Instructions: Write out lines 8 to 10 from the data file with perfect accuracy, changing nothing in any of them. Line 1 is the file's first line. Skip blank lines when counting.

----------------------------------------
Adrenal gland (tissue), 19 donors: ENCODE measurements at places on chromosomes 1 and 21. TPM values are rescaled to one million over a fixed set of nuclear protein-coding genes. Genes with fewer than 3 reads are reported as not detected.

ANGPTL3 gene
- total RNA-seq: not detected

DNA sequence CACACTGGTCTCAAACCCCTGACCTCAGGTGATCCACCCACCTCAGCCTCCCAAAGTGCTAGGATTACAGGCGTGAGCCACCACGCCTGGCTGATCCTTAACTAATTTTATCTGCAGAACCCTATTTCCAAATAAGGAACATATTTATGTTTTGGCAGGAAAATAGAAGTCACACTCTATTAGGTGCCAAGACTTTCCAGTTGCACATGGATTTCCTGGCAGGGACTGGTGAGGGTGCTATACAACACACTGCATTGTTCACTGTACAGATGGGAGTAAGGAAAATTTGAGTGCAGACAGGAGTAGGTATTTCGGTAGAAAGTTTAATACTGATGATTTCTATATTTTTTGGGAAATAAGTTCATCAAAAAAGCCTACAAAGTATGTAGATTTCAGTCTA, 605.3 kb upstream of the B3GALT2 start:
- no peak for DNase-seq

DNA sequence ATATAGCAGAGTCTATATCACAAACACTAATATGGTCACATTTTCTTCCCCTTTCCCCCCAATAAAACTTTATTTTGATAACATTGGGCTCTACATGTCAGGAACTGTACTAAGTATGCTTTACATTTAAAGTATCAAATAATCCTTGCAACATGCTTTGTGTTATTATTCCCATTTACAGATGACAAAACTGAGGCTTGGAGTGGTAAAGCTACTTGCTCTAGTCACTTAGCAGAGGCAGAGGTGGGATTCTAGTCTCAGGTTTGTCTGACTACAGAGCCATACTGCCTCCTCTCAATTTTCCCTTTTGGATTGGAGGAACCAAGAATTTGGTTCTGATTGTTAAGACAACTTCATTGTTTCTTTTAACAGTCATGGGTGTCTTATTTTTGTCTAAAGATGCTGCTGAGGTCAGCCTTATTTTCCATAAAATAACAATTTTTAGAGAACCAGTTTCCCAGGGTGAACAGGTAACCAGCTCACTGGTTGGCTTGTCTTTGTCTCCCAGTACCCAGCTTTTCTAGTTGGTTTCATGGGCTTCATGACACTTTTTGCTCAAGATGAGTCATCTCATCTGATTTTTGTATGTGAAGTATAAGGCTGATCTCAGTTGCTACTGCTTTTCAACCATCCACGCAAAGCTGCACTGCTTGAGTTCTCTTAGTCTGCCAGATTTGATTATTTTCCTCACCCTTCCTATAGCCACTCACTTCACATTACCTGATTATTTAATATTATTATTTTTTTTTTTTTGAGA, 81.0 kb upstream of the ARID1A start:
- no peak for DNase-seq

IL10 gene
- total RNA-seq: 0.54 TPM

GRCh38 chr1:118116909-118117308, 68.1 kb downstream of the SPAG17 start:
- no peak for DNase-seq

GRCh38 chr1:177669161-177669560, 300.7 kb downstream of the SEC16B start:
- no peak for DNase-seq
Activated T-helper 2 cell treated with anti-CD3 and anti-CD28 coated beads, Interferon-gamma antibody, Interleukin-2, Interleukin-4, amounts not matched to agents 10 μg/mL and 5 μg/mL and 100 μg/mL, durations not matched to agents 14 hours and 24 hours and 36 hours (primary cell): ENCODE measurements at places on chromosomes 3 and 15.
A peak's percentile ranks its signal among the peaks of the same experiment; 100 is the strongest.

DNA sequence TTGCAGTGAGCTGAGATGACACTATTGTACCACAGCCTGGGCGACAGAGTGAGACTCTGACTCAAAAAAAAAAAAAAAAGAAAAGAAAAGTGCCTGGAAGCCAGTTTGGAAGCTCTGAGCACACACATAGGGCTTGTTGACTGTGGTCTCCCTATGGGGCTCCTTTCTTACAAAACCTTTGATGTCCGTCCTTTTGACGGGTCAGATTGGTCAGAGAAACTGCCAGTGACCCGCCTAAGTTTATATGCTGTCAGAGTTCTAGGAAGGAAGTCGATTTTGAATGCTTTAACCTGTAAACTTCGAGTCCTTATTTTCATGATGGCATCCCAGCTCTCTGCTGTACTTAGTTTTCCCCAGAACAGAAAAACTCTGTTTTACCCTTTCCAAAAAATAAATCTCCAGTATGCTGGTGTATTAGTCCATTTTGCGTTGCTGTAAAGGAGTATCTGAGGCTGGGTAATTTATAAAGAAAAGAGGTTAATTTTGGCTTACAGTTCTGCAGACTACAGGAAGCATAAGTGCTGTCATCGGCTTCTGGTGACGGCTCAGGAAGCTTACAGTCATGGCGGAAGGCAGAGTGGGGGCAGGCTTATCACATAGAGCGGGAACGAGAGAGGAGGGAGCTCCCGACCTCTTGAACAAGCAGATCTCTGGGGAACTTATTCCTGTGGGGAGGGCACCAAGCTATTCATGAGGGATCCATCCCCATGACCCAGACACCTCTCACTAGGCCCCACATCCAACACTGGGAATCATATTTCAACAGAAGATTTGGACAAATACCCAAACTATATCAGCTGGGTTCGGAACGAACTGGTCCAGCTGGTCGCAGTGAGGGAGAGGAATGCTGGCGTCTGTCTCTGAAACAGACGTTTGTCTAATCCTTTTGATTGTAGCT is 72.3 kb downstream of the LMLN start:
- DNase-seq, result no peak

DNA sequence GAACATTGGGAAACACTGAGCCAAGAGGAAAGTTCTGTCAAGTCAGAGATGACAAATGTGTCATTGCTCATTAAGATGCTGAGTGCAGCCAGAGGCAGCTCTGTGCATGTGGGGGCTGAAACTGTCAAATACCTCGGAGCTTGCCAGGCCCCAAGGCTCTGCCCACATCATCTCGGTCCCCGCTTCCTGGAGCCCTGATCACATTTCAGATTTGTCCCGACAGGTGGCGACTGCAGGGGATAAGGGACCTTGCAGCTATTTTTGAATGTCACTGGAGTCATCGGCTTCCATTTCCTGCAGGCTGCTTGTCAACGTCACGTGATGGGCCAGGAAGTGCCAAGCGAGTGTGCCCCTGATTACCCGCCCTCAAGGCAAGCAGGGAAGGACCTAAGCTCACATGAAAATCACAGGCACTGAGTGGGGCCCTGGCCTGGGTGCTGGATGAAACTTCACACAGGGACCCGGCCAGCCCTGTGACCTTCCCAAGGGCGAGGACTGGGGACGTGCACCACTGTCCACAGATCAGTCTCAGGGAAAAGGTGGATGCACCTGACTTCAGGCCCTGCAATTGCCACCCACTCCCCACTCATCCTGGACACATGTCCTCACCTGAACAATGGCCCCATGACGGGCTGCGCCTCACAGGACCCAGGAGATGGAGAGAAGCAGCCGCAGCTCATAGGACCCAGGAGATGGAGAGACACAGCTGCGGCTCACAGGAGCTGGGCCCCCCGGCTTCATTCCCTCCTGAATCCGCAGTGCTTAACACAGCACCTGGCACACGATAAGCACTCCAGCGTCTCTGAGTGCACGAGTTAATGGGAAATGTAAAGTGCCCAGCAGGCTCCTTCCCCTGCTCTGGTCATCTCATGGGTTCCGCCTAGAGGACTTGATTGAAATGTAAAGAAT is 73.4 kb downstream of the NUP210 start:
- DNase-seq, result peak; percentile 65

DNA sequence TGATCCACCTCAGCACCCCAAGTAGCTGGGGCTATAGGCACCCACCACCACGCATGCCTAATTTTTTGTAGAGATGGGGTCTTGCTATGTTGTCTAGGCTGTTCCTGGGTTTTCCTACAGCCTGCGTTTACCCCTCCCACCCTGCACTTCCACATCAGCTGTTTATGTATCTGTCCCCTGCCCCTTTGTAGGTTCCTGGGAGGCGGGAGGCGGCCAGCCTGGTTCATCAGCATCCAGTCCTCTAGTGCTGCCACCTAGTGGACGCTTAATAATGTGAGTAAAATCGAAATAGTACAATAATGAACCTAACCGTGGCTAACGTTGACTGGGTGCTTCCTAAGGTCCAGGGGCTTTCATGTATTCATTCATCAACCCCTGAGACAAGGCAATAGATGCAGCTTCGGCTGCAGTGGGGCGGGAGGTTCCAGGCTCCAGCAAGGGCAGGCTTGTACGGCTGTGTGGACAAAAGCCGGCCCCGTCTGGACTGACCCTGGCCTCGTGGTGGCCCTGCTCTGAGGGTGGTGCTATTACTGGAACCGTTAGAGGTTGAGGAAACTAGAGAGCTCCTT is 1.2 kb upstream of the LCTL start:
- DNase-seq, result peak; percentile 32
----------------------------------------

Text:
IL10 gene
- total RNA-seq: 0.54 TPM

GRCh38 chr1:118116909-118117308, 68.1 kb downstream of the SPAG17 start: